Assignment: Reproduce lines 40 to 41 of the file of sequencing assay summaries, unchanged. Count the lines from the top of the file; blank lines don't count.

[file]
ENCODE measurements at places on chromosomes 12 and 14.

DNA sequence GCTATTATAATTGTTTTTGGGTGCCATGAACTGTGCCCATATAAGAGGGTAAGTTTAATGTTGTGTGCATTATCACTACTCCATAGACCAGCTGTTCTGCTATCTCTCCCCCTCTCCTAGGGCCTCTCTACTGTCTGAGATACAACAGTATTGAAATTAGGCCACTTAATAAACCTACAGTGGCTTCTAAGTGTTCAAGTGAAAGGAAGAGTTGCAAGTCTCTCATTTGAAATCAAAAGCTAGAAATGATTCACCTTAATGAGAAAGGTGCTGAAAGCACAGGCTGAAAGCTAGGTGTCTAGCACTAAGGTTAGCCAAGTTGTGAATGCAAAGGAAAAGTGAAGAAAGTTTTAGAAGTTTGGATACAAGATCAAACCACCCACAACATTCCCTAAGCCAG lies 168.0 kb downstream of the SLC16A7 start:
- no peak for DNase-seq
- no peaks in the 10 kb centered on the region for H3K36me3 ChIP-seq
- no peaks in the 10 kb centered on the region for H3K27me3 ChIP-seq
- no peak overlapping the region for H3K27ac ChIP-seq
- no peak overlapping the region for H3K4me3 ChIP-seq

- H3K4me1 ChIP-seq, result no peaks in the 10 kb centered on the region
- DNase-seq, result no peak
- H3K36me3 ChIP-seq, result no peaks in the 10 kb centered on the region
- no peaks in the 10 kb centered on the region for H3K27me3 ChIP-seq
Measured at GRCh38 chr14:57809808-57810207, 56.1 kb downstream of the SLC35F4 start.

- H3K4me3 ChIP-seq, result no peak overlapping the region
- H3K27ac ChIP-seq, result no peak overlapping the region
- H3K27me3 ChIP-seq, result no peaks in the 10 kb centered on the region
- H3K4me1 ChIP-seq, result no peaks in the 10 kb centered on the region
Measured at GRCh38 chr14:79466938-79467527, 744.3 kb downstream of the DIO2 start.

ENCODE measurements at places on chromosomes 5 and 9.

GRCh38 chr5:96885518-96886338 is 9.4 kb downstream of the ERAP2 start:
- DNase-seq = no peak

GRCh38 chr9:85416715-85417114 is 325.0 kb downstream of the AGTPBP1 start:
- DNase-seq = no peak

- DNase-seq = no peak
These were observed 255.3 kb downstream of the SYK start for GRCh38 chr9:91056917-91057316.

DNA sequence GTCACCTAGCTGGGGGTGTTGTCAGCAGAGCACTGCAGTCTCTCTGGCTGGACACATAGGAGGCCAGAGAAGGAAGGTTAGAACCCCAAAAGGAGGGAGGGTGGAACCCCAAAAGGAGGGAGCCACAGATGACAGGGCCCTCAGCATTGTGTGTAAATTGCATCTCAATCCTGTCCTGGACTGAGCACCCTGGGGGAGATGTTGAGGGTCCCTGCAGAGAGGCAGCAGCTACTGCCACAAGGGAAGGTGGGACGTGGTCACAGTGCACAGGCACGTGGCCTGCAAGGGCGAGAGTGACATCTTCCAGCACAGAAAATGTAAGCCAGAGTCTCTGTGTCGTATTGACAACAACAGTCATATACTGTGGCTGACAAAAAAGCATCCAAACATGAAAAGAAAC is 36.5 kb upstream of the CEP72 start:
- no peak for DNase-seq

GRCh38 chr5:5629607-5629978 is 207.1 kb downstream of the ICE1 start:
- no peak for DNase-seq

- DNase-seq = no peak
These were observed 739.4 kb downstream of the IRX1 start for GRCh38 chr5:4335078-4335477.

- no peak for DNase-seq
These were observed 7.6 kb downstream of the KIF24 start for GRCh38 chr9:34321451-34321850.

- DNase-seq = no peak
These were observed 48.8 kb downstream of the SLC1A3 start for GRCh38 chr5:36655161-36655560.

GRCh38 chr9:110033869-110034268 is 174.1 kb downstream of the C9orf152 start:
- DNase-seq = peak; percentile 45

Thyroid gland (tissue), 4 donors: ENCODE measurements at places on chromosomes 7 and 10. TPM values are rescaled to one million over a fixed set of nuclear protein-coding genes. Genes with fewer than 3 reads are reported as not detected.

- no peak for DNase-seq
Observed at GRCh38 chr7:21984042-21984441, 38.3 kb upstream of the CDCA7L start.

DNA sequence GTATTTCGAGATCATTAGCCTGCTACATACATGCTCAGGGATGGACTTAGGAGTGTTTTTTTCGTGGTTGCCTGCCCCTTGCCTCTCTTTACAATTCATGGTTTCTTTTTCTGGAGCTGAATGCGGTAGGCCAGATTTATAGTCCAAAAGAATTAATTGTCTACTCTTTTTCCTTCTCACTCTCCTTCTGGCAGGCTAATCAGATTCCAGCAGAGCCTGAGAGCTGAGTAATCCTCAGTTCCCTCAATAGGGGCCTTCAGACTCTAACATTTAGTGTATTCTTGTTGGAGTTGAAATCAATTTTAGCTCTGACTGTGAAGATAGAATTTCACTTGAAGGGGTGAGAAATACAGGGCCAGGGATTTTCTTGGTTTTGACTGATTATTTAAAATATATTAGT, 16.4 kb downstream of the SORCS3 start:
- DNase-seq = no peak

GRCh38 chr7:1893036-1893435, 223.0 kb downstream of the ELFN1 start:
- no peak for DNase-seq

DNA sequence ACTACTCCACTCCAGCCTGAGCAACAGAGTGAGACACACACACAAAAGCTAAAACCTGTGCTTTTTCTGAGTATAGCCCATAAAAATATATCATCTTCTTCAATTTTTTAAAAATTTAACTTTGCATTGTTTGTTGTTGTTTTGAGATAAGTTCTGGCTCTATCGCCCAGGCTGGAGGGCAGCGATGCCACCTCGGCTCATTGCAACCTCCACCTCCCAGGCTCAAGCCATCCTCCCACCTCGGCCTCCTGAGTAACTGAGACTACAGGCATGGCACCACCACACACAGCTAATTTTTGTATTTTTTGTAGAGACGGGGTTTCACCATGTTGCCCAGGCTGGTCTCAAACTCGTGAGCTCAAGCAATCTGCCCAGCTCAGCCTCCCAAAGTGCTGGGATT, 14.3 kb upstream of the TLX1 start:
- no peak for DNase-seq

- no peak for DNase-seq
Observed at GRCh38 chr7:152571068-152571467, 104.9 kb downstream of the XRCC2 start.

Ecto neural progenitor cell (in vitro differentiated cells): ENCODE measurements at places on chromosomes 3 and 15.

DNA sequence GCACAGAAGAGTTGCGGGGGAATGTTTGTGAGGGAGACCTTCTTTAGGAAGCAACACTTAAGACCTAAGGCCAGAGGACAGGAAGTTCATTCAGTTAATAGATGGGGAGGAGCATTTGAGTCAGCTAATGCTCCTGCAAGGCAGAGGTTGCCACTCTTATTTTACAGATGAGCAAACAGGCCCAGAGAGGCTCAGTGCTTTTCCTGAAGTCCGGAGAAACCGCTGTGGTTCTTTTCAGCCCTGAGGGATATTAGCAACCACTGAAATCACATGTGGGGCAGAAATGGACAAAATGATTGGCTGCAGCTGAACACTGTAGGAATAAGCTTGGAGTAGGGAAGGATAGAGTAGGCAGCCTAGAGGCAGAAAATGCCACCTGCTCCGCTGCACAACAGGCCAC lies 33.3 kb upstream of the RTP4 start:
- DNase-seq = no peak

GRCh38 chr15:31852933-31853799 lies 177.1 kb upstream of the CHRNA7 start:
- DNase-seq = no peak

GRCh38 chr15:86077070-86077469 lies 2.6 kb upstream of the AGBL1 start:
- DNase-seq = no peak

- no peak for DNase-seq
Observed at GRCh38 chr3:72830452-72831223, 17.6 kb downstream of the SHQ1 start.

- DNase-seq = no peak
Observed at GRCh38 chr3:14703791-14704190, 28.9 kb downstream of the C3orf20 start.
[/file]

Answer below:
DNA sequence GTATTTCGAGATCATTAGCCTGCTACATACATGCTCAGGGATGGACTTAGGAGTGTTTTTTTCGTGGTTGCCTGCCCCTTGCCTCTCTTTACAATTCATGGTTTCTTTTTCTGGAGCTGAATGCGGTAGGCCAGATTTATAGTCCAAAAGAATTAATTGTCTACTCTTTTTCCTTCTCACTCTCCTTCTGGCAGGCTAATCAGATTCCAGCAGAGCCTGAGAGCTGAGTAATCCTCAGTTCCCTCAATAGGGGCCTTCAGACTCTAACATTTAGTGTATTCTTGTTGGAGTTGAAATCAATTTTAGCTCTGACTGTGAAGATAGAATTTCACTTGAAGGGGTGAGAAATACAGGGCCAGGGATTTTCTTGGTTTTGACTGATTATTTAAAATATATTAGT, 16.4 kb downstream of the SORCS3 start:
- DNase-seq = no peak